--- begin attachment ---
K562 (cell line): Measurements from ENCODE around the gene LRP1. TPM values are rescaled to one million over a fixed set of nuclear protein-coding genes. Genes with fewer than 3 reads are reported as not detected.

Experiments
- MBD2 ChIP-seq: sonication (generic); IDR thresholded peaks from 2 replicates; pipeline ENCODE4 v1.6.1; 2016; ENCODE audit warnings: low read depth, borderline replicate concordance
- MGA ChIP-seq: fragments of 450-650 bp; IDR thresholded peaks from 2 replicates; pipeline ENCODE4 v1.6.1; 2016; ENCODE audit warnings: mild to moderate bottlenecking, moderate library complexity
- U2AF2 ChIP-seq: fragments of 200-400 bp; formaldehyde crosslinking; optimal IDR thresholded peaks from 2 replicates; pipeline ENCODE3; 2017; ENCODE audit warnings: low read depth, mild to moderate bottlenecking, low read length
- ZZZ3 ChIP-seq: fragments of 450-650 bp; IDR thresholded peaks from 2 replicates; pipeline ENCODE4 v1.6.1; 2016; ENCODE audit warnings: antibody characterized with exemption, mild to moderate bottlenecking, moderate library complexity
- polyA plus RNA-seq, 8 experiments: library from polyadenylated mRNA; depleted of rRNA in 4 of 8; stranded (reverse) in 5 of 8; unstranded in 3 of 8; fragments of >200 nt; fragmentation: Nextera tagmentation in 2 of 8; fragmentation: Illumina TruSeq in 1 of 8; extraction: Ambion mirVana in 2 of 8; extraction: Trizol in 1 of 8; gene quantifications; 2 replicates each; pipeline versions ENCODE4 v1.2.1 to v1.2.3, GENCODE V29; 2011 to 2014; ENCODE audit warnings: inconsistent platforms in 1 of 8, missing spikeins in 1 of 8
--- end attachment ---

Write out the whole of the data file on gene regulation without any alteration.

K562 (cell line): Measurements from ENCODE around the gene LRP1. TPM values are rescaled to one million over a fixed set of nuclear protein-coding genes. Genes with fewer than 3 reads are reported as not detected.

Experiments
- MBD2 ChIP-seq: sonication (generic); IDR thresholded peaks from 2 replicates; pipeline ENCODE4 v1.6.1; 2016; ENCODE audit warnings: low read depth, borderline replicate concordance
- MGA ChIP-seq: fragments of 450-650 bp; IDR thresholded peaks from 2 replicates; pipeline ENCODE4 v1.6.1; 2016; ENCODE audit warnings: mild to moderate bottlenecking, moderate library complexity
- U2AF2 ChIP-seq: fragments of 200-400 bp; formaldehyde crosslinking; optimal IDR thresholded peaks from 2 replicates; pipeline ENCODE3; 2017; ENCODE audit warnings: low read depth, mild to moderate bottlenecking, low read length
- ZZZ3 ChIP-seq: fragments of 450-650 bp; IDR thresholded peaks from 2 replicates; pipeline ENCODE4 v1.6.1; 2016; ENCODE audit warnings: antibody characterized with exemption, mild to moderate bottlenecking, moderate library complexity
- polyA plus RNA-seq, 8 experiments: library from polyadenylated mRNA; depleted of rRNA in 4 of 8; stranded (reverse) in 5 of 8; unstranded in 3 of 8; fragments of >200 nt; fragmentation: Nextera tagmentation in 2 of 8; fragmentation: Illumina TruSeq in 1 of 8; extraction: Ambion mirVana in 2 of 8; extraction: Trizol in 1 of 8; gene quantifications; 2 replicates each; pipeline versions ENCODE4 v1.2.1 to v1.2.3, GENCODE V29; 2011 to 2014; ENCODE audit warnings: inconsistent platforms in 1 of 8, missing spikeins in 1 of 8